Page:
Cystinuria is a condition passed down through families in which stones form in the kidney, ureter, and bladder.
See also: Nephrolithiasis
Stones - cystine; Cystine stones
Causes, incidence, and risk factors
Cystinuria is an autosomal recessive disorder, so you must inherit the faulty gene from both parents in order to have symptoms.
Cystinuria is caused by too much of an amino acid called cystine in the urine. After entering the kidneys, most cystine normally dissolves and goes back into the bloodstream. But people with cystinuria have a genetic defect that interferes with this process. As a result, cystine builds up in the urine and forms crystals or stones, which may get stuck in the kidneys, ureters, or bladder.
About one in every 10,000 people have cystinuria. Cystine stones are most common in young adults under age 40. Less than 3% of urinary tract stones are cystine stones.
- Blood in the urine
- Flank pain or pain in the side or back
- Usually on one side; rarely felt on both sides
- Often severe
- May get increasingly worse over days
- Pain may also be felt in the pelvis, groin, genitals, or between the upper abdomen and the back.
Signs and tests
The disorder is usually diagnosed after an episode of kidney stones. Analysis of the stones shows they are made of cystine.
Tests that may be done to detect stones and diagnose this condition include:
The goal of treatment is to relieve symptoms and prevent the development of more stones. A person with severe symptoms may need to be admitted to a hospital.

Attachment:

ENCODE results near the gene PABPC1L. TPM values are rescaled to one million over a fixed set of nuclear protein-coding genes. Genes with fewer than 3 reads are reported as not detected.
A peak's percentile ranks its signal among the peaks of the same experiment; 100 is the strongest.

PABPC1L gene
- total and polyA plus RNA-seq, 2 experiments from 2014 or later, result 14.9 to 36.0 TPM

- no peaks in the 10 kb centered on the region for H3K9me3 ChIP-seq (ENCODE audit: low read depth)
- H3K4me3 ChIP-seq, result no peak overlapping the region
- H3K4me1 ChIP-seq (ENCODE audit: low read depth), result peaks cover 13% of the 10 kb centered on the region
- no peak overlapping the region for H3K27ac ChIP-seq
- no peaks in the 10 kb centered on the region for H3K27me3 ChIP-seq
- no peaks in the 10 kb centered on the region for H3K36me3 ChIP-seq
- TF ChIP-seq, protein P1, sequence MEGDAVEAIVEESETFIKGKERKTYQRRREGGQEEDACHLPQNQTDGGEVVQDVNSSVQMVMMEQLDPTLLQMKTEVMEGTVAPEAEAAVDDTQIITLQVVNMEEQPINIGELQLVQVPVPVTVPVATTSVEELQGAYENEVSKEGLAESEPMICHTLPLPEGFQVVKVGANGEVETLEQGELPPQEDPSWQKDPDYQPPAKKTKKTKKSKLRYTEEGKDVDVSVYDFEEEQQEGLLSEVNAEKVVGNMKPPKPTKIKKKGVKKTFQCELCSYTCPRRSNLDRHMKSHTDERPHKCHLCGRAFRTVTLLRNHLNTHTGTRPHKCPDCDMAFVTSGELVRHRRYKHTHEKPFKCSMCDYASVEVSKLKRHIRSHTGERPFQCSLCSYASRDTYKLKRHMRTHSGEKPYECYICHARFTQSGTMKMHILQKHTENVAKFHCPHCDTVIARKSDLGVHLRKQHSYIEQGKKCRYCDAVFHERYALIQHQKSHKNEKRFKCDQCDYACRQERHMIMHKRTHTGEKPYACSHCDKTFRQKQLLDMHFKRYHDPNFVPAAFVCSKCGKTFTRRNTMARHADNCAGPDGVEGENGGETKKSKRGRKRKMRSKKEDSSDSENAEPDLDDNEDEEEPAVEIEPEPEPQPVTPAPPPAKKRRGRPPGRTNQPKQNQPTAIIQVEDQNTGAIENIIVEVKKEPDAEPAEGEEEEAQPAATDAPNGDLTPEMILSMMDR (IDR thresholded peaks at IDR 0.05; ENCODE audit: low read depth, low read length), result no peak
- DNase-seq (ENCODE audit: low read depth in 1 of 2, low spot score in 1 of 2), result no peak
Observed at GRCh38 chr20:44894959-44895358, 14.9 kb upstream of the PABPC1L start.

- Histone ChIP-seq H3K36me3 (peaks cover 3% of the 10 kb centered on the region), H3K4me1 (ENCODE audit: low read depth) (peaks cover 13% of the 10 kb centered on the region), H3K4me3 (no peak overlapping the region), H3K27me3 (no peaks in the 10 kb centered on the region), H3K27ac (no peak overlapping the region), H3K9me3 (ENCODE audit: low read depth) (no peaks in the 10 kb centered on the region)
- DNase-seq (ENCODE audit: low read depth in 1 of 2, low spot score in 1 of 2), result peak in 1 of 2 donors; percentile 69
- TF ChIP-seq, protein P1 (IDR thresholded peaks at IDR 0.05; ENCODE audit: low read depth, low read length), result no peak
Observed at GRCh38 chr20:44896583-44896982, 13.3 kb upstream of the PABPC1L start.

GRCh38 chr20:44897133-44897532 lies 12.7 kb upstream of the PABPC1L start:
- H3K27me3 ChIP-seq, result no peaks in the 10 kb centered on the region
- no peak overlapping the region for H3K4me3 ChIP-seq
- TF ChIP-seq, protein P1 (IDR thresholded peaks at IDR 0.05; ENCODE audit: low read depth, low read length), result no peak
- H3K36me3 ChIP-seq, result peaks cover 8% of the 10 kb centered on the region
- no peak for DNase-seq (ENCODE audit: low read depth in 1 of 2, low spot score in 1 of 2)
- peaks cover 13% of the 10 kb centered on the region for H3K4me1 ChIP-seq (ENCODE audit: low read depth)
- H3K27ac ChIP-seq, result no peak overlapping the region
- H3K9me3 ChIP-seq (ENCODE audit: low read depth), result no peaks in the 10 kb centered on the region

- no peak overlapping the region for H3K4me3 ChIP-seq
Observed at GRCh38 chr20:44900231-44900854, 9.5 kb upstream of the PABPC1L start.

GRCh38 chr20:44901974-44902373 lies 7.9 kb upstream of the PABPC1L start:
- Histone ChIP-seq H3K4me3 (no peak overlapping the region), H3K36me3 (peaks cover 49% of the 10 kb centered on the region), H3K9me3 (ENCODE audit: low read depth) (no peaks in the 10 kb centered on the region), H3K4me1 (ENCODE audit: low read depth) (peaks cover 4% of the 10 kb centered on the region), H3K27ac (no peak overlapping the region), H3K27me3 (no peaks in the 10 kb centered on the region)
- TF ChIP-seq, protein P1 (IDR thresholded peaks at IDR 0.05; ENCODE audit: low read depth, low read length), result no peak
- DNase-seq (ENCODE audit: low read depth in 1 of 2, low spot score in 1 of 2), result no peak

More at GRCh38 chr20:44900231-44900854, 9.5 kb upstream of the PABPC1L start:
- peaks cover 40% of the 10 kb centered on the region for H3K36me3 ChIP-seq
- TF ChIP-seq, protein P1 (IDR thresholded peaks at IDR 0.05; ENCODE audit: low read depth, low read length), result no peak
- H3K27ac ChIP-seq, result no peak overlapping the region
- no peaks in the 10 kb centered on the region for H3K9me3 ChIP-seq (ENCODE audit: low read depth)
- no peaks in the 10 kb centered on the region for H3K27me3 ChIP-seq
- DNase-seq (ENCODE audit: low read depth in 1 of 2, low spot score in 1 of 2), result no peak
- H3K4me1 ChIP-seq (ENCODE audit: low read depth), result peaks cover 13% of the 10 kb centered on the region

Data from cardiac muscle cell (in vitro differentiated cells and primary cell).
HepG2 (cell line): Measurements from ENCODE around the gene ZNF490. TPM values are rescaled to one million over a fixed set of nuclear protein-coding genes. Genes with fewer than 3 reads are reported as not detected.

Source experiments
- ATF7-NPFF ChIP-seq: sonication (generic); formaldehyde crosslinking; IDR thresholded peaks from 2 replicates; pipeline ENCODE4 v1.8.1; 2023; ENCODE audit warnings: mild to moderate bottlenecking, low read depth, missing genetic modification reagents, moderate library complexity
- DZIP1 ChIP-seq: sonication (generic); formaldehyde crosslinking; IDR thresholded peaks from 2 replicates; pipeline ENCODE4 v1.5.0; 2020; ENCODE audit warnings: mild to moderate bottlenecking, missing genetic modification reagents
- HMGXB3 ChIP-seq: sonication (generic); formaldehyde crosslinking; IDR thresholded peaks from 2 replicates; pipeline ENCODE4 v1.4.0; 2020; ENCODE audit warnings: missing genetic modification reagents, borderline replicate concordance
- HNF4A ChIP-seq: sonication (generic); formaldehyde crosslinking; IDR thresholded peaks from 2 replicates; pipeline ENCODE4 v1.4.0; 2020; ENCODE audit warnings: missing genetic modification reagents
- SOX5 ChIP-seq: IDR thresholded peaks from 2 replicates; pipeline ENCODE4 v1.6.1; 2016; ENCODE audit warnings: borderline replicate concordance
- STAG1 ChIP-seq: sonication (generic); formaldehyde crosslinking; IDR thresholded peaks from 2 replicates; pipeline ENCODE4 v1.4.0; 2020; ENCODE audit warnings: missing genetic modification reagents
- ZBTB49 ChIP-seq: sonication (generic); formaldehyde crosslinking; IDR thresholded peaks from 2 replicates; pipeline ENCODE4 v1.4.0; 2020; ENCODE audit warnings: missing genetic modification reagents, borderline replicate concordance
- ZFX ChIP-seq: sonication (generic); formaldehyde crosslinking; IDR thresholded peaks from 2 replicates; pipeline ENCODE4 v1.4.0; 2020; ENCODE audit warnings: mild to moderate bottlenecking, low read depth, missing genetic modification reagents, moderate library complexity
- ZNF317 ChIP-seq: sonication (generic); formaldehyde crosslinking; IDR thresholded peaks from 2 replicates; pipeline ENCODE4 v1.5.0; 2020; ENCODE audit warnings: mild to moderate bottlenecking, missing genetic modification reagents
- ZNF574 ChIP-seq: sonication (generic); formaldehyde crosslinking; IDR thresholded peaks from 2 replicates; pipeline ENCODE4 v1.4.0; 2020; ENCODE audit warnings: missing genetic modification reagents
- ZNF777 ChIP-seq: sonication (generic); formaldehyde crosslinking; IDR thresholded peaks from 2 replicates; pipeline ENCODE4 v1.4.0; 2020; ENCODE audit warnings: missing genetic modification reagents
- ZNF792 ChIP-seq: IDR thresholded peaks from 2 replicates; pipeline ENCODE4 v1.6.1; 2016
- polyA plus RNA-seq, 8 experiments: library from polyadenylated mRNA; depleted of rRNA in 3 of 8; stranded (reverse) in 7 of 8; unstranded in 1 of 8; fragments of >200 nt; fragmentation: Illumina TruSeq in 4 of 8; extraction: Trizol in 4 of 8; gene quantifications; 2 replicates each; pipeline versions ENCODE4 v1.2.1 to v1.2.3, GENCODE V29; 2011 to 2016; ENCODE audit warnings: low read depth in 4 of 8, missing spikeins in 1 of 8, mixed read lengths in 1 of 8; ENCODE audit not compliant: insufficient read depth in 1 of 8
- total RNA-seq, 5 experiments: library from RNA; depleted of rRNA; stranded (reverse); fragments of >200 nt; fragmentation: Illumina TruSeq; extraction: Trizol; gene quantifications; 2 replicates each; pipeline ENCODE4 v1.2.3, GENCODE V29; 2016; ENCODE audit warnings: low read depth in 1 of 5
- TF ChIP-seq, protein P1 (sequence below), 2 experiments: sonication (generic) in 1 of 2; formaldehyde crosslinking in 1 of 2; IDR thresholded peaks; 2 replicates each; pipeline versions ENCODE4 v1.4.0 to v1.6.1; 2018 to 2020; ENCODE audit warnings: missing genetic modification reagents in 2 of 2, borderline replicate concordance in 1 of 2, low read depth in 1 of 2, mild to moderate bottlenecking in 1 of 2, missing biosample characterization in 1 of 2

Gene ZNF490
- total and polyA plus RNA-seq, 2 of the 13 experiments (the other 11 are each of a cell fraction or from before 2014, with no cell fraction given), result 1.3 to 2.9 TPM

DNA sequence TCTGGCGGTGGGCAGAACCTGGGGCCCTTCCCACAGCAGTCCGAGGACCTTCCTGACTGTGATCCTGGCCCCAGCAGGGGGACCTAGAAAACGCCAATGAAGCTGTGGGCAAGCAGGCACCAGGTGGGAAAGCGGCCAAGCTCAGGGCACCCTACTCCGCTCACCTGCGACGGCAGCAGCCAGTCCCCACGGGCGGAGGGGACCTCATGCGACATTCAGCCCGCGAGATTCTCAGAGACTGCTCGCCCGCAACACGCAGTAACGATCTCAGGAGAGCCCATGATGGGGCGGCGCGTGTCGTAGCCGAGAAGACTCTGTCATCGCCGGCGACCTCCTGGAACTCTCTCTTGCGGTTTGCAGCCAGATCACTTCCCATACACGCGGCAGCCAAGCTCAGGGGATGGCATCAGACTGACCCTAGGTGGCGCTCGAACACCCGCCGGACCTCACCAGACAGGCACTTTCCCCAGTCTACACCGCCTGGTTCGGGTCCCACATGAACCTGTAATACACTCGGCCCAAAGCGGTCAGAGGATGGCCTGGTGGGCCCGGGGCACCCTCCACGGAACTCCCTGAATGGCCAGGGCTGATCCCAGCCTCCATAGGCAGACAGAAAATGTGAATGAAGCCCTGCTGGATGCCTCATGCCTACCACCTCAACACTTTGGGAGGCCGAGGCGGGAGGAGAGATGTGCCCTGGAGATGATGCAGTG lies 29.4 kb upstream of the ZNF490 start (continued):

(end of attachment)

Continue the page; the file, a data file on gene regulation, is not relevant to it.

Treatment involves drinking plenty of fluids, particularly water, so that large amounts of urine are produced. The patient should drink at least 6-8 glasses per day.
In some cases, fluids may need to be given through a vein (by IV).
Medications may be prescribed to help dissolve the cystine crystals. Eating less salt can also decrease cystine excretion and stone formation.
Pain relievers may be needed to control pain in the kidney or bladder area associated with the passage of stones. The stones usually pass through the urine on their own. If they do not, surgery may be needed:
Cystinuria is a chronic, lifelong condition. Stones commonly return. However, the condition rarely results in kidney failure, and it does not affect other organs.
Calling your health care provider
Call your health care provider if you have symptoms of urinary tract stones.
There is no known prevention for cystinuria. Any person with a known history of stones in the urinary tract should drink plenty of fluids to regularly produce a high amount of urine. This allows stones and crystals to leave the body before they become large enough to cause symptoms.
ReferencesRogers A, Kalakish S, Desai RA, Assimos DG. Management of cystinuria. Urol Clin North Am. 2007;34(3).
Louis S. Liou, MD, PhD, Assistant Professor of Urology, Department of Surgery, Boston University School of Medicine. Also reviewed by David Zieve, MD, MHA, Medical Director, A.D.A.M., Inc.
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